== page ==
• Include healthy options in your menu.
  • Maintain a functional, efficient and clean facility.

Driving Force of Fast-Food and Fast-Casual Trends

Fast-food and fast-casual generally targets the business lunch crowd. The fast-casual consumer profile is married and employed between the ages of 35 and 45. Though most of them are parents, they don’t always eat out with their kids. Such consumers typically look for healthier options and a recent survey reported that 66% of them are eating more ethnic cuisines than before. Approximately 70% reported that they prefer to eat at a restaurant that serves locally sourced food. Generation Z (those born 1997 onwards) are more multicultural in their tastes of food and will search for Latin-American fusion or Asian food as easily as burgers.

Though fast-food restaurants cater to all sorts of demographics, millenials are the major spenders at fast food restaurants. 2.3% of millenials eat out regularly which estimates as roughly one trip to a restaurant every other week. As this habit continues to grow, more grocery stores are offering prepared meals or improving their existing options. More fast-food and fast-casual chains among many other types of restaurants are offering delivery and making their to-go menu options more accessible. Fast (fine) dining is a natural extension of fast casual and eating-on-the-go food choices that millenials are demanding. Additionally, technological advances like POS systems are enabling these trends to skyrocket. They are no longer just ordering breakfast, lunch or dinner. They want their meals to be an “experience” to share on social media.

Interior Restaurant Design and Layout

Modern restaurant furniture and design
Fast Food

Although it looks simple, there is a lot of thought put into a restaurant design for a fast food restaurant. The premise is to make the surface as attractive as possible but with a few physiological elements that are also supposed to keep diners engaged and make them hungry. The first order of business in any quick service joint is maximizing space. These chains draw in a lot of foot traffic on a regular basis. That is why everything from restaurant furniture to order counter and self-help restaurant tables are designed and laid out to be very compact. Seating, whether with restaurant chairs or booths, is designed to be simultaneously interactive yet isolated. The tables used at a fast-food restaurant are usually laminated and small (seating 4 people at maximum) with larger restaurant booths to accommodate families or larger parties.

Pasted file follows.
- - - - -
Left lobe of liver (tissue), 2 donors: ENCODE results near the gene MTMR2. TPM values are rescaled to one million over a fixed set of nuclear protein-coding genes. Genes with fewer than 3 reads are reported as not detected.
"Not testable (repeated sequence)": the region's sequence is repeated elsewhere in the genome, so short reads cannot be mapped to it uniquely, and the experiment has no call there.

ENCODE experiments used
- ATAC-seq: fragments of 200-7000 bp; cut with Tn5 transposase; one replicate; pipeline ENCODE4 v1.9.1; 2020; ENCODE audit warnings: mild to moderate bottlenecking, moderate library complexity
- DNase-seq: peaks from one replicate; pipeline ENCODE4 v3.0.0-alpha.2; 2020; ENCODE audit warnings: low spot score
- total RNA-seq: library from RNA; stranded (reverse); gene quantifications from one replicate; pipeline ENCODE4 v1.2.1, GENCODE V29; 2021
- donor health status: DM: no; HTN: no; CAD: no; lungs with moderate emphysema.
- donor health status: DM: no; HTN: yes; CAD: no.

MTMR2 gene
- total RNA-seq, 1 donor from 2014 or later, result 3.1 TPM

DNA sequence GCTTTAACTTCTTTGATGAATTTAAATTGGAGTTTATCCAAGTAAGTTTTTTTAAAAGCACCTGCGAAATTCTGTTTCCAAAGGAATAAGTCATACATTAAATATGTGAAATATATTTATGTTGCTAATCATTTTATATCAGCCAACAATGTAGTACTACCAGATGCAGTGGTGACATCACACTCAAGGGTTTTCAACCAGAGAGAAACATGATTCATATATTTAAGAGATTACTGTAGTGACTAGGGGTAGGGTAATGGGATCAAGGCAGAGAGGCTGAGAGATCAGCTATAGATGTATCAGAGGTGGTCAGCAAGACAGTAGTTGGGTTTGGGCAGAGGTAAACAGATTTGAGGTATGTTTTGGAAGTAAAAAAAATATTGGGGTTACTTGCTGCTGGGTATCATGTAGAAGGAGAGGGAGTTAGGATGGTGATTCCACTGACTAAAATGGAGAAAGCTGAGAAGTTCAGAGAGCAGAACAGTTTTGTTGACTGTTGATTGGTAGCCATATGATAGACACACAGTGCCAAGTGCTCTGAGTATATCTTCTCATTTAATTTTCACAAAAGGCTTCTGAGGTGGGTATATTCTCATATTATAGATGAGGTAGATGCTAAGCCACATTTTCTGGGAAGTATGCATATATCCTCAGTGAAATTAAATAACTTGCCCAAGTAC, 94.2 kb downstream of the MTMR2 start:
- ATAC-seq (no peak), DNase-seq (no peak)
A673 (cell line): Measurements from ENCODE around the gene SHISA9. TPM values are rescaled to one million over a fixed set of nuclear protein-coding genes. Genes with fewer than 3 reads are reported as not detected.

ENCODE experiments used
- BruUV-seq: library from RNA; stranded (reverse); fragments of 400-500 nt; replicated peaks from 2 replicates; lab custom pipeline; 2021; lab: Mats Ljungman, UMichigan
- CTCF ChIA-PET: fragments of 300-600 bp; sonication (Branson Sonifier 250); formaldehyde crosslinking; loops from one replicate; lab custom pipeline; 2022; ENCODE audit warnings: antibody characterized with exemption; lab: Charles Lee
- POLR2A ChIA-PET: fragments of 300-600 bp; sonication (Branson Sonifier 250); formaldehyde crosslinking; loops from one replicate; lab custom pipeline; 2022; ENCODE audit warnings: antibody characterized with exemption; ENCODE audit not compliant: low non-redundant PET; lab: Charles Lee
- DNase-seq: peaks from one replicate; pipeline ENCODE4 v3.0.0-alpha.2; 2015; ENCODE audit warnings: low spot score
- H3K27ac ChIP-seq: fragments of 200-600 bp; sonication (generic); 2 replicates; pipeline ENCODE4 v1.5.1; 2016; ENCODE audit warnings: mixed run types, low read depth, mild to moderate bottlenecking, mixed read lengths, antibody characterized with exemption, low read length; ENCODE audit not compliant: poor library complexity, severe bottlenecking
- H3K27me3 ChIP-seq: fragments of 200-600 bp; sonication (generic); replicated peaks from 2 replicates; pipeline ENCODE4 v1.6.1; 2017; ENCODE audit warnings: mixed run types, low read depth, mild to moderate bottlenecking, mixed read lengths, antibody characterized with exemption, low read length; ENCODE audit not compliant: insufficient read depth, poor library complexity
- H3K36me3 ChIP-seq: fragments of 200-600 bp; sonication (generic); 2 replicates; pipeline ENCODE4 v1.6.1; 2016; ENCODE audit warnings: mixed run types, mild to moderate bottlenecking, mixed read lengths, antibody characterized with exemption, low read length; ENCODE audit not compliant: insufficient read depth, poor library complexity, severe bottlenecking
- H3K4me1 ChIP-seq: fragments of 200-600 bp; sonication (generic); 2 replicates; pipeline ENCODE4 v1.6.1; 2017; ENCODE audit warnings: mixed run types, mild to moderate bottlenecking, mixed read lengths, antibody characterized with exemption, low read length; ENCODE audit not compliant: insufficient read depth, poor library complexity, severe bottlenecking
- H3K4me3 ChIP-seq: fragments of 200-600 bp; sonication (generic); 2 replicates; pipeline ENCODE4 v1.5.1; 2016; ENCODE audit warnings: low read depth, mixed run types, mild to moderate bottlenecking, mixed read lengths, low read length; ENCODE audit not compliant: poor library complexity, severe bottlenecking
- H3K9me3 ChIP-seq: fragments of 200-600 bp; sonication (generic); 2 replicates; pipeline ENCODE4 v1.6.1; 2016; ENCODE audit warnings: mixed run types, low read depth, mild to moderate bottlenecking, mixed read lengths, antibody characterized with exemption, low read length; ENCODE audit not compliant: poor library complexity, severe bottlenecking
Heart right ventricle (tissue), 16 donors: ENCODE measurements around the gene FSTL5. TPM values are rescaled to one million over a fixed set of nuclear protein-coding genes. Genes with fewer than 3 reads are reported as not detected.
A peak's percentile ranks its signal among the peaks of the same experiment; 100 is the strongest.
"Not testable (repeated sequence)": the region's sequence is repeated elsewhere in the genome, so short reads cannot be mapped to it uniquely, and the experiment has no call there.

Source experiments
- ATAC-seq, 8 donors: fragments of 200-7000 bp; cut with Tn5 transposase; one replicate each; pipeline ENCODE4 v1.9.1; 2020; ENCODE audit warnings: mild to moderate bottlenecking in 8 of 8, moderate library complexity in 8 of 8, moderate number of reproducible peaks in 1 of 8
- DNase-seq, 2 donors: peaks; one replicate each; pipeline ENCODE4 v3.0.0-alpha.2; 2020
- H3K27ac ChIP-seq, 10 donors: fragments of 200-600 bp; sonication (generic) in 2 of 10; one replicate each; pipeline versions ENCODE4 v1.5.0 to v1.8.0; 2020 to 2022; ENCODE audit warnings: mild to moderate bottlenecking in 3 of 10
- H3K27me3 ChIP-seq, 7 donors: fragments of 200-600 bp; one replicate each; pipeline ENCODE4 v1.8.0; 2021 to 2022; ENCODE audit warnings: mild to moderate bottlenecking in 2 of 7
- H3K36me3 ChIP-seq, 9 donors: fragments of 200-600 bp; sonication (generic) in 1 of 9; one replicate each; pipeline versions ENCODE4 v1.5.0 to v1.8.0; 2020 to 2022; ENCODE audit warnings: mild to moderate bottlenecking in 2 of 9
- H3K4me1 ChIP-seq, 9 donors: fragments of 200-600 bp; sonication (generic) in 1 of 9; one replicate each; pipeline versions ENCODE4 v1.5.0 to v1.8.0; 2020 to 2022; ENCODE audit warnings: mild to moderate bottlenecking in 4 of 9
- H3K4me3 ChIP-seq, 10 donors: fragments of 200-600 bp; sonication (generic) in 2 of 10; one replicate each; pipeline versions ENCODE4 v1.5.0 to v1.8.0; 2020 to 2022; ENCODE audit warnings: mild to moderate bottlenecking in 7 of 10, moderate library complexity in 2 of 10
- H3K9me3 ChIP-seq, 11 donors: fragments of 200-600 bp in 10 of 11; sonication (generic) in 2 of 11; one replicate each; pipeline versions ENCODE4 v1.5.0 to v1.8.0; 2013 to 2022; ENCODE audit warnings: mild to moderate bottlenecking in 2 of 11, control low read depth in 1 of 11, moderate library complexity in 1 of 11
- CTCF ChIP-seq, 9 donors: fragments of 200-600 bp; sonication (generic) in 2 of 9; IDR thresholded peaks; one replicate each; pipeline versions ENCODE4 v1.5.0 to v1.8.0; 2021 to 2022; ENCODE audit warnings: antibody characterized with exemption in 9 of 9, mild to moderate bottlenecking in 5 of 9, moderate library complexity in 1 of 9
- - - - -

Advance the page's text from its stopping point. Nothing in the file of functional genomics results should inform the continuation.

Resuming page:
The key ingredient missing from most fast-casual eateries, especially in the restaurant design, is inspiration. However, that is changing as the industry trend to improve fast food has spawned a more upscale category. In hopes to impress customers who are willing to pay more for high quality food and efficient wait service, chains and independent businesses alike are concentrating more on restaurant interiors. Some interior design and material components have become common touch points for fast-casual restaurants nationwide. For instance, wood, brick, and marble have been widely used to communicate modernism, comfort and quality. Furniture used for fast-casual dining spots are diner booths with resin tables and wood restaurant chairs. In some places, the kitchen has an open layout where customers can see their meals being prepared.